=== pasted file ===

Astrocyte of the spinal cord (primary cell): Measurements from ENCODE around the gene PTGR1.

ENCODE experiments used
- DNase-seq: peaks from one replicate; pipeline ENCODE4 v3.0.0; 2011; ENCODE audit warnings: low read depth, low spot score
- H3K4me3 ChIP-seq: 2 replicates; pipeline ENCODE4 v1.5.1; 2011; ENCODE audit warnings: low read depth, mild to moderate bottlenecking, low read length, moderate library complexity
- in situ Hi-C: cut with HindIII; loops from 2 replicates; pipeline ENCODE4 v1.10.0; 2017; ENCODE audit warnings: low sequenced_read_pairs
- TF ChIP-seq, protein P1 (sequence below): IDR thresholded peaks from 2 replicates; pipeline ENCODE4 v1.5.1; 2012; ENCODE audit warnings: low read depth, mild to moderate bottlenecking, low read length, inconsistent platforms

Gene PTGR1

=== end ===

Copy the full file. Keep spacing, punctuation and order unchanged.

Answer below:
Astrocyte of the spinal cord (primary cell): Measurements from ENCODE around the gene PTGR1.

ENCODE experiments used
- DNase-seq: peaks from one replicate; pipeline ENCODE4 v3.0.0; 2011; ENCODE audit warnings: low read depth, low spot score
- H3K4me3 ChIP-seq: 2 replicates; pipeline ENCODE4 v1.5.1; 2011; ENCODE audit warnings: low read depth, mild to moderate bottlenecking, low read length, moderate library complexity
- in situ Hi-C: cut with HindIII; loops from 2 replicates; pipeline ENCODE4 v1.10.0; 2017; ENCODE audit warnings: low sequenced_read_pairs
- TF ChIP-seq, protein P1 (sequence below): IDR thresholded peaks from 2 replicates; pipeline ENCODE4 v1.5.1; 2012; ENCODE audit warnings: low read depth, mild to moderate bottlenecking, low read length, inconsistent platforms

Gene PTGR1